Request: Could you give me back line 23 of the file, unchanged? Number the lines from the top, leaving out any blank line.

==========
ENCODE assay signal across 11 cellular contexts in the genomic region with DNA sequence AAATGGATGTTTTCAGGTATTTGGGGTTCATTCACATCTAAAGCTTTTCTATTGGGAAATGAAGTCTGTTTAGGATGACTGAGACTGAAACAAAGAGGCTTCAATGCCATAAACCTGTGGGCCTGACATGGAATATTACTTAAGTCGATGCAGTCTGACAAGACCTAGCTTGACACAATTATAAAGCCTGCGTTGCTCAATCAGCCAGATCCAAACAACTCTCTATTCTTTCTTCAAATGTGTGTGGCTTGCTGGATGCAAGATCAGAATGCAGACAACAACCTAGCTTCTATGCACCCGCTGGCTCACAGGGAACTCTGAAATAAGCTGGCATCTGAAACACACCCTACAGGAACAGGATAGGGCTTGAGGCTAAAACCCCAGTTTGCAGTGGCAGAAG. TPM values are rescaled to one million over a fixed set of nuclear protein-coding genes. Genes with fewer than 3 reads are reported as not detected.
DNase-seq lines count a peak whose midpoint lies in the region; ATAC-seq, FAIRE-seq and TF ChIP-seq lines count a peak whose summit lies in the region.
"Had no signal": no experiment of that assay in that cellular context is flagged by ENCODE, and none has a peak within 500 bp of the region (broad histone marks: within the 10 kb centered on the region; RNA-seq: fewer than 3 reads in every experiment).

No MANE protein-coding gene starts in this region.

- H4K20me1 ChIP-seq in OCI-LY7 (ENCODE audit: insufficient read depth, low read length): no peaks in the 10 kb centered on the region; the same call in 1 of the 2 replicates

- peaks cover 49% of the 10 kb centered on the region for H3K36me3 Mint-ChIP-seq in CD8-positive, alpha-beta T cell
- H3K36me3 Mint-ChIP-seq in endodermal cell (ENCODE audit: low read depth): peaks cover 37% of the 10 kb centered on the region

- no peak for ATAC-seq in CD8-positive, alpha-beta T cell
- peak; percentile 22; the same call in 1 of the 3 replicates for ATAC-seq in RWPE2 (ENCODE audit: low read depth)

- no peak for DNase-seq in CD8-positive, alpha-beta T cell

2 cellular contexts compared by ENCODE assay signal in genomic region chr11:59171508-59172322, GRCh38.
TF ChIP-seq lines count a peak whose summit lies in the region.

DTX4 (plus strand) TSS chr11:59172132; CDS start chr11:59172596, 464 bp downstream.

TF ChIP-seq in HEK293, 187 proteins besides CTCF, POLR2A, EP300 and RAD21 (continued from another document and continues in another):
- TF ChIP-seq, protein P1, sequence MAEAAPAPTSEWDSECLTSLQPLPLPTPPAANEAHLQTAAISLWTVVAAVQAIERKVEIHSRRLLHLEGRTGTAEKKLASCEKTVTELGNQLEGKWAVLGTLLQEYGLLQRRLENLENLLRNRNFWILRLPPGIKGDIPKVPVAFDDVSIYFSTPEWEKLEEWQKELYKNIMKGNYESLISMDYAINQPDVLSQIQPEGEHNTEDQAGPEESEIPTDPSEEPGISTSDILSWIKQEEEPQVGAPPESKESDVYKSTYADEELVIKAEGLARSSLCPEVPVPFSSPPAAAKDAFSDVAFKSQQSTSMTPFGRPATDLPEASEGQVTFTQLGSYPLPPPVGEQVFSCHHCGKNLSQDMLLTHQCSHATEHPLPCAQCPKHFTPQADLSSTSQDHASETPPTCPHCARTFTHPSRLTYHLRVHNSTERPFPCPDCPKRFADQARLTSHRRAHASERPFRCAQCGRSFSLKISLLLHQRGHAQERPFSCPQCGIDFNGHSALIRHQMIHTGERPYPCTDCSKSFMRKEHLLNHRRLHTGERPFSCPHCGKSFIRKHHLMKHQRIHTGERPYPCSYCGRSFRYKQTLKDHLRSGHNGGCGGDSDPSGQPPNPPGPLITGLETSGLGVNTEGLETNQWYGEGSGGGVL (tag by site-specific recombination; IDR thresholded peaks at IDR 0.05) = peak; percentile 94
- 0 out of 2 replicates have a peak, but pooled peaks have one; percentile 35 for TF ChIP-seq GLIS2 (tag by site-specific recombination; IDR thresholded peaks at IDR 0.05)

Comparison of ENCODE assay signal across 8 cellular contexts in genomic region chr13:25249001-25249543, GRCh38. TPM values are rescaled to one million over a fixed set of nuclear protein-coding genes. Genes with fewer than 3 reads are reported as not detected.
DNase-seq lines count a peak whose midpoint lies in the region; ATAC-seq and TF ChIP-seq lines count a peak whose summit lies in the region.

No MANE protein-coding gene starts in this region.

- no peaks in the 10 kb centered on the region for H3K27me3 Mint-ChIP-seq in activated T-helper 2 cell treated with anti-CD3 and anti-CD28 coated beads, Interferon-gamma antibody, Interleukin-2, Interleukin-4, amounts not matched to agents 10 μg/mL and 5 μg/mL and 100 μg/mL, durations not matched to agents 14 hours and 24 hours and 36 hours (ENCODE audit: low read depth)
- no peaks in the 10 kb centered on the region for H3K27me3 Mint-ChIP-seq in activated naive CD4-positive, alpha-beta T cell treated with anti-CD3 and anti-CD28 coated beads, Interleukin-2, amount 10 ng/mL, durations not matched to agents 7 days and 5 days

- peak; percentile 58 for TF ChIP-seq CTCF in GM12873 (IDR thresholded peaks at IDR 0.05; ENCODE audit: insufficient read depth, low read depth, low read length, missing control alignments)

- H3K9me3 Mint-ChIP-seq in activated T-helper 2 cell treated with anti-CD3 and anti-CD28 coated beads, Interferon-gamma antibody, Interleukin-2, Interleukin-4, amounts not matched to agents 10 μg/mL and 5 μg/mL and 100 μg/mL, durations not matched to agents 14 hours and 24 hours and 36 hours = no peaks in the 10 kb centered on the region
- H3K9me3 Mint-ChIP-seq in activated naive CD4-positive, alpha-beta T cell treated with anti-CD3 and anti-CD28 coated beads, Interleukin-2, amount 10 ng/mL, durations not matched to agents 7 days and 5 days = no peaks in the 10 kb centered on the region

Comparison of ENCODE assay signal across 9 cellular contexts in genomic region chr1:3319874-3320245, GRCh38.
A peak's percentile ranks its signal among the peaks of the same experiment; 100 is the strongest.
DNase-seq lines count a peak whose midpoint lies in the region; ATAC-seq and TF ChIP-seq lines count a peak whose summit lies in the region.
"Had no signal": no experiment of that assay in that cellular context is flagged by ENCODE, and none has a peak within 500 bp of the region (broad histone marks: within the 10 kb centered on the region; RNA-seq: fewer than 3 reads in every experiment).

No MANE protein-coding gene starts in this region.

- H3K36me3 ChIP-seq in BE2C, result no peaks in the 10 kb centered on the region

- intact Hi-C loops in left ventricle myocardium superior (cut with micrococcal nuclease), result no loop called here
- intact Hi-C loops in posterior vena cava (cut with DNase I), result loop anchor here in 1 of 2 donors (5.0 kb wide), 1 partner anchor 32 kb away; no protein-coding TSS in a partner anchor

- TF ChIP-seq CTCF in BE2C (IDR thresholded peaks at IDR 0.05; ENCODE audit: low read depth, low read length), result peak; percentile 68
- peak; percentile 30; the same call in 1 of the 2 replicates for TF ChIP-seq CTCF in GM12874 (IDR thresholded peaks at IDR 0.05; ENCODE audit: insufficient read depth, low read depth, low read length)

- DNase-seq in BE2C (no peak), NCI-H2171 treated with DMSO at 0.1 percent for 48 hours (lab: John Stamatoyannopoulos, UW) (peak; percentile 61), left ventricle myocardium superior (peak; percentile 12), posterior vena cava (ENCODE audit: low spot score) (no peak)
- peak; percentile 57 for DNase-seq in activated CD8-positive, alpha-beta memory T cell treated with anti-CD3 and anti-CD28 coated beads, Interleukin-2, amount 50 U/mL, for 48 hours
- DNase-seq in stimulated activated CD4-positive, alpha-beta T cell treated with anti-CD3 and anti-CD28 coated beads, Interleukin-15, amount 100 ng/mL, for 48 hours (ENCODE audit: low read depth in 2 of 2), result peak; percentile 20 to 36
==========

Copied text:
- H3K9me3 Mint-ChIP-seq in activated T-helper 2 cell treated with anti-CD3 and anti-CD28 coated beads, Interferon-gamma antibody, Interleukin-2, Interleukin-4, amounts not matched to agents 10 μg/mL and 5 μg/mL and 100 μg/mL, durations not matched to agents 14 hours and 24 hours and 36 hours = no peaks in the 10 kb centered on the region